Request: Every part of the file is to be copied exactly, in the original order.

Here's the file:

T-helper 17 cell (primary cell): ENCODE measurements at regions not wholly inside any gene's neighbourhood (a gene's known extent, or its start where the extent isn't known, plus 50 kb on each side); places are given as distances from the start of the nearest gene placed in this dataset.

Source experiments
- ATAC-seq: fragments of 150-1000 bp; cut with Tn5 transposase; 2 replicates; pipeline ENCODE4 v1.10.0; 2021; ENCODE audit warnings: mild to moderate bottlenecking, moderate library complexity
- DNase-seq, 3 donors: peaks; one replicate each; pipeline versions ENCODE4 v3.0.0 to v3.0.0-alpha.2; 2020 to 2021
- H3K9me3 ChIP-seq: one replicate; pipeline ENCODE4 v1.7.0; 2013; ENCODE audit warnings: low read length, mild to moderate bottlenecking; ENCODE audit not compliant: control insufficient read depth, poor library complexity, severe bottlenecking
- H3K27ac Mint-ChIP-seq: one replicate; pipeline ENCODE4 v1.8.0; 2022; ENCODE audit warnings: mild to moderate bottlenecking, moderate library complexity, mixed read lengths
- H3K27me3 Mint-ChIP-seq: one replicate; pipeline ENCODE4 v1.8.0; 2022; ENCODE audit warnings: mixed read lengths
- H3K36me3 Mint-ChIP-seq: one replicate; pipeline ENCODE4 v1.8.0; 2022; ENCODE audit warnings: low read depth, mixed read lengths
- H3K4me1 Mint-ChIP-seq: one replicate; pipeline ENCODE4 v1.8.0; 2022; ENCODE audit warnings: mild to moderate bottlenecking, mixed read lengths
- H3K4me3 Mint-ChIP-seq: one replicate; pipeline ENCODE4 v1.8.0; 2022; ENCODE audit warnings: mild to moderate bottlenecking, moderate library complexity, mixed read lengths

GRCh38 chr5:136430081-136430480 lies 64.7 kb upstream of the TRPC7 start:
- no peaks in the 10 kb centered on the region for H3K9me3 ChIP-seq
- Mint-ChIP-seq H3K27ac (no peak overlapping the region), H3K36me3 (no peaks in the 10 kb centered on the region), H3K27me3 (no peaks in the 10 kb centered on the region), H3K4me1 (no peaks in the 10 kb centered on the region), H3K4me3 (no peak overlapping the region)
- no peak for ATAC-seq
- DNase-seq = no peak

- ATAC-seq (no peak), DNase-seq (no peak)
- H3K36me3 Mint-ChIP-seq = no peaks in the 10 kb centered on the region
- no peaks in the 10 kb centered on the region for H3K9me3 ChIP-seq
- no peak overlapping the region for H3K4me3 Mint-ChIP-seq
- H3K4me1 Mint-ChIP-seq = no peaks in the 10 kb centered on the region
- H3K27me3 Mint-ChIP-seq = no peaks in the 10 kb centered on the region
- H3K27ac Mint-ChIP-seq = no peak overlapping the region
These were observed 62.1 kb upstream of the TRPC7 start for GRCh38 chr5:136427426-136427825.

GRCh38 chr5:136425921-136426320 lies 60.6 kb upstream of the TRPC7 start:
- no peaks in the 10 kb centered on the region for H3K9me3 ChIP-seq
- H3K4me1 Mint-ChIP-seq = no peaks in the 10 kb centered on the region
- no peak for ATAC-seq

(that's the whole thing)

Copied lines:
T-helper 17 cell (primary cell): ENCODE measurements at regions not wholly inside any gene's neighbourhood (a gene's known extent, or its start where the extent isn't known, plus 50 kb on each side); places are given as distances from the start of the nearest gene placed in this dataset.

Source experiments
- ATAC-seq: fragments of 150-1000 bp; cut with Tn5 transposase; 2 replicates; pipeline ENCODE4 v1.10.0; 2021; ENCODE audit warnings: mild to moderate bottlenecking, moderate library complexity
- DNase-seq, 3 donors: peaks; one replicate each; pipeline versions ENCODE4 v3.0.0 to v3.0.0-alpha.2; 2020 to 2021
- H3K9me3 ChIP-seq: one replicate; pipeline ENCODE4 v1.7.0; 2013; ENCODE audit warnings: low read length, mild to moderate bottlenecking; ENCODE audit not compliant: control insufficient read depth, poor library complexity, severe bottlenecking
- H3K27ac Mint-ChIP-seq: one replicate; pipeline ENCODE4 v1.8.0; 2022; ENCODE audit warnings: mild to moderate bottlenecking, moderate library complexity, mixed read lengths
- H3K27me3 Mint-ChIP-seq: one replicate; pipeline ENCODE4 v1.8.0; 2022; ENCODE audit warnings: mixed read lengths
- H3K36me3 Mint-ChIP-seq: one replicate; pipeline ENCODE4 v1.8.0; 2022; ENCODE audit warnings: low read depth, mixed read lengths
- H3K4me1 Mint-ChIP-seq: one replicate; pipeline ENCODE4 v1.8.0; 2022; ENCODE audit warnings: mild to moderate bottlenecking, mixed read lengths
- H3K4me3 Mint-ChIP-seq: one replicate; pipeline ENCODE4 v1.8.0; 2022; ENCODE audit warnings: mild to moderate bottlenecking, moderate library complexity, mixed read lengths

GRCh38 chr5:136430081-136430480 lies 64.7 kb upstream of the TRPC7 start:
- no peaks in the 10 kb centered on the region for H3K9me3 ChIP-seq
- Mint-ChIP-seq H3K27ac (no peak overlapping the region), H3K36me3 (no peaks in the 10 kb centered on the region), H3K27me3 (no peaks in the 10 kb centered on the region), H3K4me1 (no peaks in the 10 kb centered on the region), H3K4me3 (no peak overlapping the region)
- no peak for ATAC-seq
- DNase-seq = no peak

- ATAC-seq (no peak), DNase-seq (no peak)
- H3K36me3 Mint-ChIP-seq = no peaks in the 10 kb centered on the region
- no peaks in the 10 kb centered on the region for H3K9me3 ChIP-seq
- no peak overlapping the region for H3K4me3 Mint-ChIP-seq
- H3K4me1 Mint-ChIP-seq = no peaks in the 10 kb centered on the region
- H3K27me3 Mint-ChIP-seq = no peaks in the 10 kb centered on the region
- H3K27ac Mint-ChIP-seq = no peak overlapping the region
These were observed 62.1 kb upstream of the TRPC7 start for GRCh38 chr5:136427426-136427825.

GRCh38 chr5:136425921-136426320 lies 60.6 kb upstream of the TRPC7 start:
- no peaks in the 10 kb centered on the region for H3K9me3 ChIP-seq
- H3K4me1 Mint-ChIP-seq = no peaks in the 10 kb centered on the region
- no peak for ATAC-seq